Fall Reading

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In case you’re wondering where my newer posts are, I’m continuing to write for Actionable Conversations. It’s awesome to have a real, live editor and get feedback on what I write–and know that by the time you read my posts, they are better thought out, better written, and better formatted than what I could do on my own. Appreciating the power of partnership!

Here’s are brief descriptions and links to my last few posts:

Most recently, I wrote about distractions in a post called Taming the Distraction Habit, This is a very personal one–and also–I hope, one that will hit home for many of you. How do we stay focused even when there is so very much (especially in our digital lives) to distract us?

In my post on vertical development, I distinguish between developing our capacity as human beings and our leadership skills. This piece draws on adult development theory as a framework for understanding the trajectory of our growth throughout our lives.

After reading Mastering Civility by Christine Porath, I reached out to the author and wrote about our conversation in a post titled In the Face of Incivility: Thrive. Rarely have I written about something more relevant to our current political reality–which I think has spread into our lives in ways that we all need to pay attention to.

I wrote a couple posts that were focused on what leaders can learn from neuroscience I summarize ten years of reading and thinking about this topic in a post called Your Brain at Work: Managing Change by Managing Your Brain. I conclude that our brains are uniquely unsuited to the lives we lead–and that there is something we can do about it. I also draw on neuroscience research in a post on creating insights–and how we can create environments that are better suited for generating insight and innovation.

Last, but not least, here’s a link to my Actionable Books summary of my favorite book of this year, 15 Commitments of Conscious Leadership. If you’re looking to dig into something that will help you to grow and expand your leadership, this is on my (very) short list.

 

Creating Good Days

Have a good day vector illustration. Chalkboard decorative banner.

In recent months, I’ve been blogging for Actionable Conversations and continuing to write book summaries for Actionable Books. Instead of writing something new for this site, I’ll just tell you a little bit about my most recent posts–and share them with you.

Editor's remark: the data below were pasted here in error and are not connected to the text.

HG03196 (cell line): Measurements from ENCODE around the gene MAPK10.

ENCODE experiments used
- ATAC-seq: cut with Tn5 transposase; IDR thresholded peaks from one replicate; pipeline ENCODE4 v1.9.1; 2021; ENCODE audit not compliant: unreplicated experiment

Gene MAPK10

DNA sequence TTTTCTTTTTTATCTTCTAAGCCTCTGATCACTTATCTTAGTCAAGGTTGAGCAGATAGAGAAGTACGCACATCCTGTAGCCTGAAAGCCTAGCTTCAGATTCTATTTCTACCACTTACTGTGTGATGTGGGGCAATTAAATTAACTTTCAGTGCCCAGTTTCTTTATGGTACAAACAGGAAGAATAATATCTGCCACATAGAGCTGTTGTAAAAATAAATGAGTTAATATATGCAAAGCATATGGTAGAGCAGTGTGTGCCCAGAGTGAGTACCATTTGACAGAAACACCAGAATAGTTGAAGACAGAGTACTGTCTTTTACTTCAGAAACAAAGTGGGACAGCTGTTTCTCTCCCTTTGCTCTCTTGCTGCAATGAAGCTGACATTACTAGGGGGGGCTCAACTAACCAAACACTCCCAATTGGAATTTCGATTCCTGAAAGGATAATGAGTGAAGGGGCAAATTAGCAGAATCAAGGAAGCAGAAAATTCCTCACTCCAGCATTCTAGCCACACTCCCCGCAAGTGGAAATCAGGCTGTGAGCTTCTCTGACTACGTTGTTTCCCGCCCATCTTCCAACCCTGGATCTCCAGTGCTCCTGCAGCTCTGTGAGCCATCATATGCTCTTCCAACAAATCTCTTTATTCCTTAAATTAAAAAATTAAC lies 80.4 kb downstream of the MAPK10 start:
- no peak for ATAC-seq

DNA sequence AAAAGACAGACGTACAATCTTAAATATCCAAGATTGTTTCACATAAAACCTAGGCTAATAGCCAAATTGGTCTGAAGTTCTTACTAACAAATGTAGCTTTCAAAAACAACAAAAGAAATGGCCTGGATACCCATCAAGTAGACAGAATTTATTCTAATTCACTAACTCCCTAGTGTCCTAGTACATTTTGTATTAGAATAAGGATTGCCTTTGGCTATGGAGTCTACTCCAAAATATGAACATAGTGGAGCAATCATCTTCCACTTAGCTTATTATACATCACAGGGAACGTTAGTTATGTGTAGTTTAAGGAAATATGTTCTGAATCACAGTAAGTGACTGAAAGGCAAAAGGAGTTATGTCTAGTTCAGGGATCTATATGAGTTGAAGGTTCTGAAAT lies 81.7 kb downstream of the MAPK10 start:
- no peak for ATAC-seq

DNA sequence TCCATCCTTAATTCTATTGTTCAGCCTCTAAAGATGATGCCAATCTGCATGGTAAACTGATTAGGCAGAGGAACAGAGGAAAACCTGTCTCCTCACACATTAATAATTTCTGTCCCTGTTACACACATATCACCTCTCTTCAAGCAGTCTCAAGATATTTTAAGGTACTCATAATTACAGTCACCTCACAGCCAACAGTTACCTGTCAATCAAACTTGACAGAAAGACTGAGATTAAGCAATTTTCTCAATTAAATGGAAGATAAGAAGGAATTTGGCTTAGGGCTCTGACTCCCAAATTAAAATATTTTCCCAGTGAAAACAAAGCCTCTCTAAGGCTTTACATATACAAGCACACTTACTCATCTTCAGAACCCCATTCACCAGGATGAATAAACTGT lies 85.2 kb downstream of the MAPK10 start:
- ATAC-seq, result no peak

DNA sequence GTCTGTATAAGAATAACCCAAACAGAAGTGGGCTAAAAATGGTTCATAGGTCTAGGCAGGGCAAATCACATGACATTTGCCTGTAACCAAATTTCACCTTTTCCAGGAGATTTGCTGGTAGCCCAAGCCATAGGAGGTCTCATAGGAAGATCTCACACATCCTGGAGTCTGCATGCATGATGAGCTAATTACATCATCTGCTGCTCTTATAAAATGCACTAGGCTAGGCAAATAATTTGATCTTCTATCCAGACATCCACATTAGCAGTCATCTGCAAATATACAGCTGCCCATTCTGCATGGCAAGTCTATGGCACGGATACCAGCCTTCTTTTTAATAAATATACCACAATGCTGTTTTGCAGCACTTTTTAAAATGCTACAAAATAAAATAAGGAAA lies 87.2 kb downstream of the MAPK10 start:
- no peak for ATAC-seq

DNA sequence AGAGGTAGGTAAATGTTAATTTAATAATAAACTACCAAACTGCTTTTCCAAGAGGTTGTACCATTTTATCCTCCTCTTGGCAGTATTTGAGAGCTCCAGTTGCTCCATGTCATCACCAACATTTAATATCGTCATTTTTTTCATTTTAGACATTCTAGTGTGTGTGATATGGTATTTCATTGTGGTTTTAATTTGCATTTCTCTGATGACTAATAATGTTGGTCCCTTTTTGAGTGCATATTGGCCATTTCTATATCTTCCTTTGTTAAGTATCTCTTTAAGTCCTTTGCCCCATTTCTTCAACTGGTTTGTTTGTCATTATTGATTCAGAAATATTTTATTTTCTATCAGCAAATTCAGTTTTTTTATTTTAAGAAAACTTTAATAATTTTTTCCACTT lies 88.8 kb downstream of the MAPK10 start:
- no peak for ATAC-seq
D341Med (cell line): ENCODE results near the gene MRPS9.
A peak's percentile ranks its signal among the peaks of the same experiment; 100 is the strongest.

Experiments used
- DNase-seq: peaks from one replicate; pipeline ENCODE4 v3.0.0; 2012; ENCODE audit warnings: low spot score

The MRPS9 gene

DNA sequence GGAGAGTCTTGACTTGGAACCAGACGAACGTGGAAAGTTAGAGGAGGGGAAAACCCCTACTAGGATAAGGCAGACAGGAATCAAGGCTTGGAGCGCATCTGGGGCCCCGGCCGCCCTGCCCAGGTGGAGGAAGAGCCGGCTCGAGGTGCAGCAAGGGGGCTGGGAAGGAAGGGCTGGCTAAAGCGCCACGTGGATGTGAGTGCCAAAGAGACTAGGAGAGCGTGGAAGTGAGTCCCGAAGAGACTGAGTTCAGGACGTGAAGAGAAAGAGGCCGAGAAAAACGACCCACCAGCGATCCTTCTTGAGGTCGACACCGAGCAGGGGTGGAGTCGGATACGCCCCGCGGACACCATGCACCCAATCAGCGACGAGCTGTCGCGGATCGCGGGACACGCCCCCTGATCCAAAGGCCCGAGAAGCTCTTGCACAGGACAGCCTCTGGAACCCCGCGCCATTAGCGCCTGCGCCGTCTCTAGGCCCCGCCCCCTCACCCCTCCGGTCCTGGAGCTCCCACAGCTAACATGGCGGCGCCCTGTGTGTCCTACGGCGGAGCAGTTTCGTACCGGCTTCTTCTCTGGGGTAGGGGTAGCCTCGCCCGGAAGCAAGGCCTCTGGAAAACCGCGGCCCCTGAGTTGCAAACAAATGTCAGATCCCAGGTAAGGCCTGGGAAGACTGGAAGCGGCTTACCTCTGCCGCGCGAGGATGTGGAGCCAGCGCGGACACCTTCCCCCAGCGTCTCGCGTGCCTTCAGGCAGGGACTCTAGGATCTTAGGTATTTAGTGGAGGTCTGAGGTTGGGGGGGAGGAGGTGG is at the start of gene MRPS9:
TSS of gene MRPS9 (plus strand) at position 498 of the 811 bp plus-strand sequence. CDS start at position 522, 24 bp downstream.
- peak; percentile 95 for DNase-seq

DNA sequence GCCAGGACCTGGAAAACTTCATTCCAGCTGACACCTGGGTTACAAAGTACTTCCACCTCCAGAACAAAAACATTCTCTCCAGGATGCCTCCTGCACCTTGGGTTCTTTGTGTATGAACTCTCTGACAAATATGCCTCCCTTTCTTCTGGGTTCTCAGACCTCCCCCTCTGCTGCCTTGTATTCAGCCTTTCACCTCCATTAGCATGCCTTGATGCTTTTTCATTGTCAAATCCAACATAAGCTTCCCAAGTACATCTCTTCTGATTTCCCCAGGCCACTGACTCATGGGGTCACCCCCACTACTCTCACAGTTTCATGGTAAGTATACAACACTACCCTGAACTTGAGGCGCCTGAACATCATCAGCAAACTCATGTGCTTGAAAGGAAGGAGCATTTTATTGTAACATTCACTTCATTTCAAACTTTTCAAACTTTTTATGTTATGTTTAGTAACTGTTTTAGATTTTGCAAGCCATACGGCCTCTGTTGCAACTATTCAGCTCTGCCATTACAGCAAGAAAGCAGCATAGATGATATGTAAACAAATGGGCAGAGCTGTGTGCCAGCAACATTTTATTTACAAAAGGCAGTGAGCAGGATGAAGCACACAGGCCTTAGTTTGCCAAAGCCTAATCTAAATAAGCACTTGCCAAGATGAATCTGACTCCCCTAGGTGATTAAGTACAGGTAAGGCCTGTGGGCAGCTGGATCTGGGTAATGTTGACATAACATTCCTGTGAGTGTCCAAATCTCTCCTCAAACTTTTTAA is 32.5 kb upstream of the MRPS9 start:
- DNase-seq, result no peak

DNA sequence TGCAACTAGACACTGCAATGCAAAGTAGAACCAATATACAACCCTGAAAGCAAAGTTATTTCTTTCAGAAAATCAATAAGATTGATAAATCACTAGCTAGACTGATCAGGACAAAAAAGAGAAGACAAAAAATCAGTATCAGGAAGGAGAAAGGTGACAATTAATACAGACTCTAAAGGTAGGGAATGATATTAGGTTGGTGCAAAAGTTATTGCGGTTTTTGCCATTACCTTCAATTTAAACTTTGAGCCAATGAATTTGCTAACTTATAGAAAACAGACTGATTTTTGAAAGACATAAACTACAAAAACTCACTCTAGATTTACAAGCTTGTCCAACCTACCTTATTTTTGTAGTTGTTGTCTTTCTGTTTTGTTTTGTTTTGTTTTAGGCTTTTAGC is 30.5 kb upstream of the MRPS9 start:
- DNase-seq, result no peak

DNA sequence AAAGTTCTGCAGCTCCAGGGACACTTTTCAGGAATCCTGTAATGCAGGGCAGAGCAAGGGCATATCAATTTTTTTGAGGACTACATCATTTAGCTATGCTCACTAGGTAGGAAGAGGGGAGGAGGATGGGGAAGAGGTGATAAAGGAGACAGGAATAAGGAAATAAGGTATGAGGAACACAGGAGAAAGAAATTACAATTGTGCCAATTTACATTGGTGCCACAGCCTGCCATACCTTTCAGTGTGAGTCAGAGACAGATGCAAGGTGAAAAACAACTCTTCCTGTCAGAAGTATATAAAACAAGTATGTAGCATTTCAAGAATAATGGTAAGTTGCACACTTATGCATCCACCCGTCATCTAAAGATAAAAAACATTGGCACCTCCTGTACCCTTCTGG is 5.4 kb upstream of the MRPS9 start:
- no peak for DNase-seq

I’m also thrilled to let you know that, in addition to writing for Actionable, I’ve recently become an Actionable Consultant. This allows me to bring a new offer to my clients (and would-be clients) that is a truly innovative way to develop leaders and increase the quality of learning at work. You can learn more about what Actionable offers here–and if you’re interested in learning more–I’d love to talk with you! I’m a huge fan of what Actionable does and hope you will be too!

Now, to my posts:

One of the most exciting books I’ve recently read is How to Have a Good Day by Caroline Webb. The book is an encyclopedia of research that gives us insights into how to make each day better for ourselves and the people around us–especially if we are leaders. I share the bigger idea that really struck me while reading the book here, in my blog post. In short (though I hope you read the whole post)–I argue that having good days, consciously, is possibly the most important thing you can to do create a good, meaningful life.

While I have your attention, here’s a link to the other post I wrote recently, about promises, commitments and accountability. I dig into the work of Fernando Flores and explore the power of promises and requests–and the way we frame them–in this post.

And, if you like these, and want more, take a look at my post, A Medley of Resources, which links to more of my posts for Actionable.

Happy reading!

 

A Medley of Resources

For the past few months I’ve been writing posts for Actionable—the same organization that also creates wonderful (and numerous) book summaries—including twenty or so that I’ve authored. While my original intention was to write posts both here and for Actionable—those posts have ended up being my focus. It’s been wonderful to have an editor and a schedule! So, this post is a placeholder whose purpose is to point you in the direction of the these resources.

Here’s my post about complexity. It expands on what I’ve shared on these pages. Working with complexity is a requirement in a world of VUCA (volatility, uncertainty, complexity and ambiguity.)

And here’s a post that explored polarity management. This is the tool in my toolkit that I find most meaningful these days (and is another way to manage complexity.)

My post about the distinction between assessments (opinions) and assertions (facts) was written on November 10. I really appreciated having an editor with the wisdom to notch it down a bit and still keep it relevant to the unique moment we are in.

Finally, here’s my latest post–one of the most personal and simultaneously most practical I’ve written. It explores the topic of listening–a skill that is at the very core of what effective leaders do. I share a practice that is now becoming a habit for me—which I call “the pause.”

And, here are links to the summaries I’ve written for Actionable Books in the last couple of years. They are listed in the order that they appeared. Kegan’s An Everyone Culture and Laloux’s Reinventing Organizations are particularly provocative. Haber’s Business of Good is inspiring. Duhigg’s new book on productivity and Halvorson’s book on biases continue to shed light on how we can be more effective in our day-to-day lives.